Once I started running, I was able to see higher energy levels and stamina that kept me focused at work all day. Running also helped me take a mental break. Every run refreshed me both mentally and physically. With my wife, our walks and runs at Marine Drive, helped strengthen our marriage. I remember one Saturday going to Sanjay Gandhi National Park and we just spent an hour or two running and walking around in the rain. It was one wacky date, but we both thoroughly enjoyed it.
It becomes hard when office hours tend to stretch, not leaving enough time for a run. It is especially difficult when work requires me to travel to far off locations, landing me in foreign places for as long as two weeks. In August, while running, I fractured my leg. But that hasn’t stopped me from running. I do exercises at home to strengthen my leg. My leg is better now and I hope I can run again soon. Especially now, that I’ve become a dad and want to keep pace with my daughter Nadia once she starts running. She’s already completed a 5k piggybacking on my wife.
Ben Mathew, 29, sales director, Greenlight Planet
‘My race to a healthy life’
It took me almost 10 years of a sedentary lifestyle, numerous visits to doctors and a rapidly expanding waistline to say ‘enough is enough’.
Working as a journalist with a newspaper, which requires me to sit for hours in front of a computer and reach home at some unearthly hour had made me wallow in self-pity. And, I sought refuge in unhealthy comfort food. The effects showed. The options were to keep popping pills or exercise. I chose the cheapest — I ran.
Well, I started running because I couldn’t swim and I didn’t own a bicycle. At first, it was hardly a run. All I could manage was two minutes of huffing and puffing and lots of excuses —‘age is catching up’ being my favourite. It was shameful when I met people at a run club double my age, fit as a fiddle and oozing with energy. But, with shame also came determination. I kept signing up for 10km runs although I jogged and limped to the finish line. I needed the motivation to egg me on to do better.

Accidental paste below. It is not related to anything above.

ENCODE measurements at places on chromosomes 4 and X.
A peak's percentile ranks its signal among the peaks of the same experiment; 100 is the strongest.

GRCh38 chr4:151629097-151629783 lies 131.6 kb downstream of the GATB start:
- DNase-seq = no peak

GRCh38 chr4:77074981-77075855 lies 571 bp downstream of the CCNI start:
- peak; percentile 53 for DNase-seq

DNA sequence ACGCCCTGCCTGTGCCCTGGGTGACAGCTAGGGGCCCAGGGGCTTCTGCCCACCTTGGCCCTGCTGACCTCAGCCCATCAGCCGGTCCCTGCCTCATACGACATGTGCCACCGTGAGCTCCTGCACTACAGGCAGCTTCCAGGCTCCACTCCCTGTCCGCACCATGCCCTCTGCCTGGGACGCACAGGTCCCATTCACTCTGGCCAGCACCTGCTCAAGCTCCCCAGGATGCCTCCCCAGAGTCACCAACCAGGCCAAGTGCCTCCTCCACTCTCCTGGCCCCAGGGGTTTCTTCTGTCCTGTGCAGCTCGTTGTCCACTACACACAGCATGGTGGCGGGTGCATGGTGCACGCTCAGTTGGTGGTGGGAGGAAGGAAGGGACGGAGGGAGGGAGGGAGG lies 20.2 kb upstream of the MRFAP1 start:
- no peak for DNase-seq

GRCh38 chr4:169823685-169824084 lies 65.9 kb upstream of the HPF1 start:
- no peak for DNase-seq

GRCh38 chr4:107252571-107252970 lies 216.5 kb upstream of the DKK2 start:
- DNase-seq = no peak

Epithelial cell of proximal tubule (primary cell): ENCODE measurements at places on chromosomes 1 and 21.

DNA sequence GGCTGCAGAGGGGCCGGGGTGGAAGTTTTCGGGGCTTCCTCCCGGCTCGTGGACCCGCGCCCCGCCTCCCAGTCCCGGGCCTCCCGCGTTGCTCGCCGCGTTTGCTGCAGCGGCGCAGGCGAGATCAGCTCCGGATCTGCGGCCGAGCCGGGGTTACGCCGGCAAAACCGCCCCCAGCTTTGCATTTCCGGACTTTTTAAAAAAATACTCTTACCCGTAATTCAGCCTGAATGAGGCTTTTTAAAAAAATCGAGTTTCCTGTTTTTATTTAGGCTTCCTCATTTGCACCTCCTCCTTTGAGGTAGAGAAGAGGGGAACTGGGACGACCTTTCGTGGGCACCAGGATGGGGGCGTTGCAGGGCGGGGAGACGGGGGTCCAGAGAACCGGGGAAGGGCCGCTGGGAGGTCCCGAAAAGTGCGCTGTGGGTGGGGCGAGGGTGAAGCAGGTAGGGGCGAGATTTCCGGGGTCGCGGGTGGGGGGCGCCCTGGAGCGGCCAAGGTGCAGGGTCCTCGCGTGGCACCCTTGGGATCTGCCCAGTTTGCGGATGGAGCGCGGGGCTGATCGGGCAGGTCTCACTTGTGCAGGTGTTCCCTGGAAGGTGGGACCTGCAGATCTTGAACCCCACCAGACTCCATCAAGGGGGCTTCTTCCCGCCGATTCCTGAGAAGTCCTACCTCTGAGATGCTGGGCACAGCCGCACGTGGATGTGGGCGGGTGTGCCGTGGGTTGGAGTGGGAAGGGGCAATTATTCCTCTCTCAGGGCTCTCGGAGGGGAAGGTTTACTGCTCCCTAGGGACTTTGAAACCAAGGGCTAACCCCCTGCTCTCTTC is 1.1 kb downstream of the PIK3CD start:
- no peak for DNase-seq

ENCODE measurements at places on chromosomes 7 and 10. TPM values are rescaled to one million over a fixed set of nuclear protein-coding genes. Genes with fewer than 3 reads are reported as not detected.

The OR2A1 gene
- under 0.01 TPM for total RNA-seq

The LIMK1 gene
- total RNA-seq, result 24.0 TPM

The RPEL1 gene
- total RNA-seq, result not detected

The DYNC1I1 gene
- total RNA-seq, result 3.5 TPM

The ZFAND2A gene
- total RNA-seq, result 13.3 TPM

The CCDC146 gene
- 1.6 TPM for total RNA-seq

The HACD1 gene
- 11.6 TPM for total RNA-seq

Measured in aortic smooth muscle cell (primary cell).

After several 10km and 5km runs, I realised the discipline it had instilled in me. I have the same working hours but no more excuses and no more self-pity. My routine includes fitness activities and my comfort food is nutritious.
Once, when I proudly announced my race timing at my gym, many pulled my leg saying they could have walked and completed the run faster. Not to be let down by finicky timekeepers, I kept my aim to complete the run in my own pace. My competitor is myself. Running has taught me to understand my strengths and struggles, to overcome disappointments and to endure pain. I don’t have the conventional success story to tell. I stumble, fall, feel like a loser when I see others pounding the streets but I have not given up. Yet.
I won’t disappoint the encouraging voices “C’mon, it’s the last lap. The last 500 metres.” I will ignore the pull in my muscle, the wobbling legs and breathlessness. The race has just begun.
Sobha Kiran Surin, 47, senior assistant editor, Hindustan Times